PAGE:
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Anticancer drug delivery to the brain: outwitting the blood-brain barrier

Zents, K.A.M. (2012) Anticancer drug delivery to the brain: outwitting the blood-brain barrier. Bachelor's Thesis, Biology.

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Brain tumors are responsible for almost 2% of deaths in the Western world. The most used methods nowadays to treat a malignant brain tumor are surgery, radiotherapy and chemotherapy, generally applied in combination. The prognosis for patients suffering from a highly malignant glioblastoma multiforme (GBM), about 25% of all brain tumors, is only 6 months after surgery. This prognosis has remained the same for a long time. After surgery, the tumor often recurs at the resection site. The contribution of chemotherapy to survival of patients suffering from GBM is uncertain, because of failure in delivery of most of the drugs to the brain. The main reason causing this failure is the existence of the blood-brain barrier (BBB), a highly selective barrier between blood and the brain tissue that keeps components like pathogens or undesired molecules outside the brain. For successful drug delivery, the BBB has to be outwitted. This paper reviews three new methods for drug delivery to the brain and gives insight into their efficacy. The methods that are discussed are delivery of drugs by loaded nanoparticles, delivery of biological products by encapsulated cells and disruption of the BBB induced by focused ultrasound. These techniques are not used in clinic yet, but hopefully contribute to better treatment of malignant brain tumors in the near future.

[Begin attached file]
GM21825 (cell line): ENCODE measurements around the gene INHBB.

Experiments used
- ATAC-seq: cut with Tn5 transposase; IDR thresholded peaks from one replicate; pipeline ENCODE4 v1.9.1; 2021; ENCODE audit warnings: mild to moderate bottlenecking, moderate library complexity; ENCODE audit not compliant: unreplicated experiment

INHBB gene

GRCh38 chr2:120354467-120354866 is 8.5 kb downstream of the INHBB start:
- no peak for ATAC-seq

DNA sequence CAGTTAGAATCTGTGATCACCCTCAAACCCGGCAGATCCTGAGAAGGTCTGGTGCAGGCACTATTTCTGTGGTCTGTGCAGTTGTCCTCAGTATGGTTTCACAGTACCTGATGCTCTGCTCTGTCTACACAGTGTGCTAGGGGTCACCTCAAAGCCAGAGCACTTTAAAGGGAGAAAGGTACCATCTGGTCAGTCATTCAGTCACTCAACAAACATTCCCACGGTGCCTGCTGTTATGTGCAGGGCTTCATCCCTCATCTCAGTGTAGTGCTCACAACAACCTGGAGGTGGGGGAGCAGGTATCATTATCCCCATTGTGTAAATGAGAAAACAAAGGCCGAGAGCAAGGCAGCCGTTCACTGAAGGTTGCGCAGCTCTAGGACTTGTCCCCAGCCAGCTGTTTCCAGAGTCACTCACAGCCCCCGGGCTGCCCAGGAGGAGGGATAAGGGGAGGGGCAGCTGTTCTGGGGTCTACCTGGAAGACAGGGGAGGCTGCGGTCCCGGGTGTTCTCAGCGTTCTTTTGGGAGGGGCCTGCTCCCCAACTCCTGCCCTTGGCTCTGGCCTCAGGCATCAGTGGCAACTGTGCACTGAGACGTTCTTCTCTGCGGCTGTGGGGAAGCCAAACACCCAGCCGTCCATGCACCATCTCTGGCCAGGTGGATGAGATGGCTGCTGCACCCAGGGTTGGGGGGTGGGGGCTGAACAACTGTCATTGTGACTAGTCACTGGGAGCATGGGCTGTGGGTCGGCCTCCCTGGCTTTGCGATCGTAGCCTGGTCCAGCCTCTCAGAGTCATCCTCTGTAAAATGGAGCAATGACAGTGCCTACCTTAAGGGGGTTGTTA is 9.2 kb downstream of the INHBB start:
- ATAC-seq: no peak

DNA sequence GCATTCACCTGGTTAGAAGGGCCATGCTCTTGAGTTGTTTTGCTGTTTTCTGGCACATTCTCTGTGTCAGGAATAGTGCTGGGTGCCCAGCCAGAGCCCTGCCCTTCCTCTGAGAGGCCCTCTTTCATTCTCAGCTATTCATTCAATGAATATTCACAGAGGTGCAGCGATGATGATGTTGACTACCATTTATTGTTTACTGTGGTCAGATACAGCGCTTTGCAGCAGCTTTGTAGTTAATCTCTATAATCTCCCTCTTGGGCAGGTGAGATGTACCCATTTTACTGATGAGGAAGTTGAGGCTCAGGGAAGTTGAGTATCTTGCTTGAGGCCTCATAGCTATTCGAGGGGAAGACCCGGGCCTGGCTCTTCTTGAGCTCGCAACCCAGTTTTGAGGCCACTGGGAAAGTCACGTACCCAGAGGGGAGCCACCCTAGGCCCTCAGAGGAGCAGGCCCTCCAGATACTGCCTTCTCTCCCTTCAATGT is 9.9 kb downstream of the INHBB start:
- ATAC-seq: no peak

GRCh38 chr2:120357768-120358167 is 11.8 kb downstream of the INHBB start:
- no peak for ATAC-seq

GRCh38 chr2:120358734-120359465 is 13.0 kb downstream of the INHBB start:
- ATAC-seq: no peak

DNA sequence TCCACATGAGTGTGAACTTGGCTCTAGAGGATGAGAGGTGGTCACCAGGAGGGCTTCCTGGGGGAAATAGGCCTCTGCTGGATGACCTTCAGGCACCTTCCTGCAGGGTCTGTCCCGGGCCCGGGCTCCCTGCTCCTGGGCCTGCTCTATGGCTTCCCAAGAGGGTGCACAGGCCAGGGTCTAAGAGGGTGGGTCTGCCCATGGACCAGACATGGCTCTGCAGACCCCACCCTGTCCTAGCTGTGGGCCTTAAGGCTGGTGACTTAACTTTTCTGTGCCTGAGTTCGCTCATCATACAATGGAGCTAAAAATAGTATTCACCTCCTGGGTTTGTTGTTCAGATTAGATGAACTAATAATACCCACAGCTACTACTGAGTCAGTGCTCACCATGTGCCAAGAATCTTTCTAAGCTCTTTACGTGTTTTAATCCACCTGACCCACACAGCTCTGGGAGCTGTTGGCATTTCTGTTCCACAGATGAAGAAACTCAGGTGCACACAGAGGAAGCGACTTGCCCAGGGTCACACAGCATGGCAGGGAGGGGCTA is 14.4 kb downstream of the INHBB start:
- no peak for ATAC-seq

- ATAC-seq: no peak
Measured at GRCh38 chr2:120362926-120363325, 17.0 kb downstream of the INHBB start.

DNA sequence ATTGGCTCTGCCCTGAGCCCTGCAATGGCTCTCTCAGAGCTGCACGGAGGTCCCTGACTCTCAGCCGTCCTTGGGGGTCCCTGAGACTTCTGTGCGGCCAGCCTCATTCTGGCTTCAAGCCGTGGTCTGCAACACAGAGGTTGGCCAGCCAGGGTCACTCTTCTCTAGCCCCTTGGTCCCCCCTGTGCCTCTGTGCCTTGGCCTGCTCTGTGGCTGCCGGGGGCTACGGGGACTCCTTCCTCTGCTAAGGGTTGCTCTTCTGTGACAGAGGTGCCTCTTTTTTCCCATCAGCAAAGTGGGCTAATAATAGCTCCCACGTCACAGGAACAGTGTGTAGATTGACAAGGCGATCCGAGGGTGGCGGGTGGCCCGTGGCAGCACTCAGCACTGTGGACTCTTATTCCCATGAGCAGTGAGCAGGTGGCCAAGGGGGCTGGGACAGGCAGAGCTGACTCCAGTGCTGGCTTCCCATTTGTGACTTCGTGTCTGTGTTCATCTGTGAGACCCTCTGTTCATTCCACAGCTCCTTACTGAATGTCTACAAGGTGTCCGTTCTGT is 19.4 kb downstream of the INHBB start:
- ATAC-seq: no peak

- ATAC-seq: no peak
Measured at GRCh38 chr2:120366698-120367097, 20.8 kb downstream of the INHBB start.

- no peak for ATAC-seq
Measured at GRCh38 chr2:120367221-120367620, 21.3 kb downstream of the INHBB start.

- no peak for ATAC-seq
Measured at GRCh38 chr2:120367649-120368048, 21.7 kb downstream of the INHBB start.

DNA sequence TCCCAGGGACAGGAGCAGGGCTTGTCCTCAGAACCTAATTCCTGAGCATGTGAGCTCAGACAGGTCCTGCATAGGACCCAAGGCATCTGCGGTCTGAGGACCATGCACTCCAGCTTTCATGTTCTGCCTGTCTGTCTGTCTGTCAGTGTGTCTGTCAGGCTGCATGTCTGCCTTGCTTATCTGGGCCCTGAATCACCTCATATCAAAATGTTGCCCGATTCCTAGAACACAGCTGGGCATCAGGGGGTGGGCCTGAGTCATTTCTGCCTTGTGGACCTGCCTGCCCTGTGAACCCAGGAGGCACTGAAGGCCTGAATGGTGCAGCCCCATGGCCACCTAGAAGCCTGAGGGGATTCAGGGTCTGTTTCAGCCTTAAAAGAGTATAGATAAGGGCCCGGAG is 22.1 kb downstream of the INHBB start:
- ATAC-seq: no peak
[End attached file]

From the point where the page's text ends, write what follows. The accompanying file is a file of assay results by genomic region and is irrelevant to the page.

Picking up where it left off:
Item Type: Thesis (Bachelor's Thesis)
Degree programme: Biology
Thesis type: Bachelor's Thesis
Language: English
Date Deposited: 15 Feb 2018 07:50
Last Modified: 15 Feb 2018 07:50

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